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Friday, July 5, 2013

OY FEH SO? Written by Cary Fagan and illustrated by Gary Clement. Groundwood Books, 2013. $17.95 ages 5 and up

"Aunt Essy sat down in the big armchair with a sigh. Aunt Chanah groaned as she lowered herself onto one end of the sofa. Uncle Sam winced as he dropped onto the other end. "Oy," said Aunt Essy. "Feh," said Aunt Chanah. "So?" said Uncle Sam. That was all they ever said!"

Telling family stories can be so much fun, or not! Cory Fagan proves that with this story of visiting relatives. They are old, and set in their ways. Their Sunday visits are filled with same old, same old...snarky responses to every conversation starter and always SO negative.

This week the kids are determined to change it up! They don masks, hoist swords, and execute the perfect robbery:

"Oy," said Aunt Essy. "Crime these days."
"Feh," said Aunt Chanah. "People are animals."
"So?" said Uncle Sam. "Did you expect anything different?"

When the robbery ploy fails, a dragon appears hungry for human legs. He's followed by an alien attack. Nothing seems to have an impact. It's enough to send our narrator into a frenzy:

"I was angry. More than angry. I stamped my foot.
"I can't take it anymore," I said.
I grabbed a handful of wool from my mother's knitting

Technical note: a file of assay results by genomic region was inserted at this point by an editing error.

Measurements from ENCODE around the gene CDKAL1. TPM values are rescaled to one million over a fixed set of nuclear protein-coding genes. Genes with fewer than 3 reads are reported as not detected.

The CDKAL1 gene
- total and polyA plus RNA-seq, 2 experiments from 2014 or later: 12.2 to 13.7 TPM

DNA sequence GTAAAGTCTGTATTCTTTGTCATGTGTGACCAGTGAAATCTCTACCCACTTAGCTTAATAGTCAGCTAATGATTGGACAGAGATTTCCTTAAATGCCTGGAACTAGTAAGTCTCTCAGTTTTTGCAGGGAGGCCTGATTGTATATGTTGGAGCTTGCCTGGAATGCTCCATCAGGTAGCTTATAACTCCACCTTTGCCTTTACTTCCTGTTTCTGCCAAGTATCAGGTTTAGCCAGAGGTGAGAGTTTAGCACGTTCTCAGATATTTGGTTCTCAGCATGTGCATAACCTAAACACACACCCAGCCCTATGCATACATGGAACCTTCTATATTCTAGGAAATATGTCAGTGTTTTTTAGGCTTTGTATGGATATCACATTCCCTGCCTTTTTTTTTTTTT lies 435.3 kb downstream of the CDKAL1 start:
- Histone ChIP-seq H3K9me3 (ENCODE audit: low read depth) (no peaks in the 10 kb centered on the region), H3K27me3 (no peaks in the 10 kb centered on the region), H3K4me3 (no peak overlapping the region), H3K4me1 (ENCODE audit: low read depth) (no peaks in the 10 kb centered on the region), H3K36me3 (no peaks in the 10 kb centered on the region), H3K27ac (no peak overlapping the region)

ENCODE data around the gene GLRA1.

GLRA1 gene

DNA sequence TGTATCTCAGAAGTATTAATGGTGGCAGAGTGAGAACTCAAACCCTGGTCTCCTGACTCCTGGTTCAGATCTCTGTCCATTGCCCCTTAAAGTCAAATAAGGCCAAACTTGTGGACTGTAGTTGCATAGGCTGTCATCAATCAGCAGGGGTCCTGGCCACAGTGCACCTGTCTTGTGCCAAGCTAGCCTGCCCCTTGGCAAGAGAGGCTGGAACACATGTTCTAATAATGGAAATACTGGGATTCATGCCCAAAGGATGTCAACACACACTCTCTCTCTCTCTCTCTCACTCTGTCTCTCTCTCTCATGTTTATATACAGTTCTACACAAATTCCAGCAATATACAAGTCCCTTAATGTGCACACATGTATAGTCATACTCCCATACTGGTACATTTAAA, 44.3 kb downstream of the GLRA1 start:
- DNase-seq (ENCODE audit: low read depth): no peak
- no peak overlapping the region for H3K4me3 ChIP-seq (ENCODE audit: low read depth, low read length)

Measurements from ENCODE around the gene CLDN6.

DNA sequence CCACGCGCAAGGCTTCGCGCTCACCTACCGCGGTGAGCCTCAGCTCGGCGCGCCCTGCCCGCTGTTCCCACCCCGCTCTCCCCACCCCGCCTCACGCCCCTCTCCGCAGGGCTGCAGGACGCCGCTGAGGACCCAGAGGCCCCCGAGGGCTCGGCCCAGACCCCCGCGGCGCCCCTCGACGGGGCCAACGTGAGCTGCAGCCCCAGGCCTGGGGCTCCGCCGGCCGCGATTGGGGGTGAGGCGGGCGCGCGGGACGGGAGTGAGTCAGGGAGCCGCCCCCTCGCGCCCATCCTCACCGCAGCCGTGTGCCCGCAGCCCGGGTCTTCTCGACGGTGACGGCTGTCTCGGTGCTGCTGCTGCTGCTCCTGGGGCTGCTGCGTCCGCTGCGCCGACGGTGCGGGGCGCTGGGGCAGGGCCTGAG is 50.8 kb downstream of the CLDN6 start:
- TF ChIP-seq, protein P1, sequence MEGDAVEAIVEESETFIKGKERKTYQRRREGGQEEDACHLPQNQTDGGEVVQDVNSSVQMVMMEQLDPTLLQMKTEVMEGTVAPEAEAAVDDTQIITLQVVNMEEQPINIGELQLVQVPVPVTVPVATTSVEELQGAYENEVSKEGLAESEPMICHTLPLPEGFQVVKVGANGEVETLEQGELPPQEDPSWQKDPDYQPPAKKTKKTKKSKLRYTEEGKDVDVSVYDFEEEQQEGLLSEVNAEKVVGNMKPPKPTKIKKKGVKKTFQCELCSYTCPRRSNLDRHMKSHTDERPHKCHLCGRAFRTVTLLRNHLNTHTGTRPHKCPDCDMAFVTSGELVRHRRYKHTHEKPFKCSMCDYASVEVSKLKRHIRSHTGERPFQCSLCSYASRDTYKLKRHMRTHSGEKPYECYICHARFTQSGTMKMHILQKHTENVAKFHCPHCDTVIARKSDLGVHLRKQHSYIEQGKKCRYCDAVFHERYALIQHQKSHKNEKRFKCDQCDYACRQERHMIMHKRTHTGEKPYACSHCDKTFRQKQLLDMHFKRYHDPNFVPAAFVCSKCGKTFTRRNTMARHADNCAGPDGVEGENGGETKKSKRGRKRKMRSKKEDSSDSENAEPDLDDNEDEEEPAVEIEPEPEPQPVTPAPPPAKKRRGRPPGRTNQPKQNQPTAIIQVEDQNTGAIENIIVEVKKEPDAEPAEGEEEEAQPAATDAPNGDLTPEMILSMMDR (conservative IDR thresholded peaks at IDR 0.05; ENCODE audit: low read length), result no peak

basket. I put it on my head.
"Oy," I said. "Oy, oy, oy!"

And on they go! Mom and Dad are not impressed, but it certainly gets a response from their visitors. What a great family read this is! Cary Fagan brings his saucy sense of humor to this family story that will be enjoyed by those who have a chance to listen to it, or to read it themselves.

Gary Clement ups the humor quotient with his depictions of Essy, Chanah and Sam. He matches the tone of Fagan's story with the perspective changes, the expressive faces, and the single room setting. Our focus is constantly shifting and we feel we are party to their weekly exchange. The responses are blocked and large, allowing for repetition with a sense of purpose. I like that we see them coming and going, and are privy to the way in which the children respond to both. 

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